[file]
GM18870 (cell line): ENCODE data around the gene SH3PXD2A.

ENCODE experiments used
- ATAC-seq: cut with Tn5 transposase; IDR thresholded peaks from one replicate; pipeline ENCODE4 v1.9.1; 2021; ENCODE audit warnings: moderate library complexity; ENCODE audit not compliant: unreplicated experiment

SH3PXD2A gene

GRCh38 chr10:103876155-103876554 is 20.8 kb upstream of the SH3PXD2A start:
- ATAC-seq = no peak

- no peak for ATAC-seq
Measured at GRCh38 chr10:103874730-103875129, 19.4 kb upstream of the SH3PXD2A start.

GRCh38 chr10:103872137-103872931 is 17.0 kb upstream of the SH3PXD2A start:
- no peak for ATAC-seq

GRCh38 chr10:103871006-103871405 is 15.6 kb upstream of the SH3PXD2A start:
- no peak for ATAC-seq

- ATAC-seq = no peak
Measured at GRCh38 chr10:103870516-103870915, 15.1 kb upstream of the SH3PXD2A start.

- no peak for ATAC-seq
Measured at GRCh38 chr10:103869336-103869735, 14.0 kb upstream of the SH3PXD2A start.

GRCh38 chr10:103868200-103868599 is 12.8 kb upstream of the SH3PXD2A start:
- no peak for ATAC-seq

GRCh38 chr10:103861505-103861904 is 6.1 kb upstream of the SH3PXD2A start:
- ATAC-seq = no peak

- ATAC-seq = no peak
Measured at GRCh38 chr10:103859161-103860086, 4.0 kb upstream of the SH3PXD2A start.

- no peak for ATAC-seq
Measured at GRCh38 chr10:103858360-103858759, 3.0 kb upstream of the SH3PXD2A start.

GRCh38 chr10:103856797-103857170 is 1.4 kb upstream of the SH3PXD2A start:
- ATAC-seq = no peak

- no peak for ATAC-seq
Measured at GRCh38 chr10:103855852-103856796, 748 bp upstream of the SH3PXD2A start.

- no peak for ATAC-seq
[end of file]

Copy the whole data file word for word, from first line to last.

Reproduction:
GM18870 (cell line): ENCODE data around the gene SH3PXD2A.

ENCODE experiments used
- ATAC-seq: cut with Tn5 transposase; IDR thresholded peaks from one replicate; pipeline ENCODE4 v1.9.1; 2021; ENCODE audit warnings: moderate library complexity; ENCODE audit not compliant: unreplicated experiment

SH3PXD2A gene

GRCh38 chr10:103876155-103876554 is 20.8 kb upstream of the SH3PXD2A start:
- ATAC-seq = no peak

- no peak for ATAC-seq
Measured at GRCh38 chr10:103874730-103875129, 19.4 kb upstream of the SH3PXD2A start.

GRCh38 chr10:103872137-103872931 is 17.0 kb upstream of the SH3PXD2A start:
- no peak for ATAC-seq

GRCh38 chr10:103871006-103871405 is 15.6 kb upstream of the SH3PXD2A start:
- no peak for ATAC-seq

- ATAC-seq = no peak
Measured at GRCh38 chr10:103870516-103870915, 15.1 kb upstream of the SH3PXD2A start.

- no peak for ATAC-seq
Measured at GRCh38 chr10:103869336-103869735, 14.0 kb upstream of the SH3PXD2A start.

GRCh38 chr10:103868200-103868599 is 12.8 kb upstream of the SH3PXD2A start:
- no peak for ATAC-seq

GRCh38 chr10:103861505-103861904 is 6.1 kb upstream of the SH3PXD2A start:
- ATAC-seq = no peak

- ATAC-seq = no peak
Measured at GRCh38 chr10:103859161-103860086, 4.0 kb upstream of the SH3PXD2A start.

- no peak for ATAC-seq
Measured at GRCh38 chr10:103858360-103858759, 3.0 kb upstream of the SH3PXD2A start.

GRCh38 chr10:103856797-103857170 is 1.4 kb upstream of the SH3PXD2A start:
- ATAC-seq = no peak

- no peak for ATAC-seq
Measured at GRCh38 chr10:103855852-103856796, 748 bp upstream of the SH3PXD2A start.

- no peak for ATAC-seq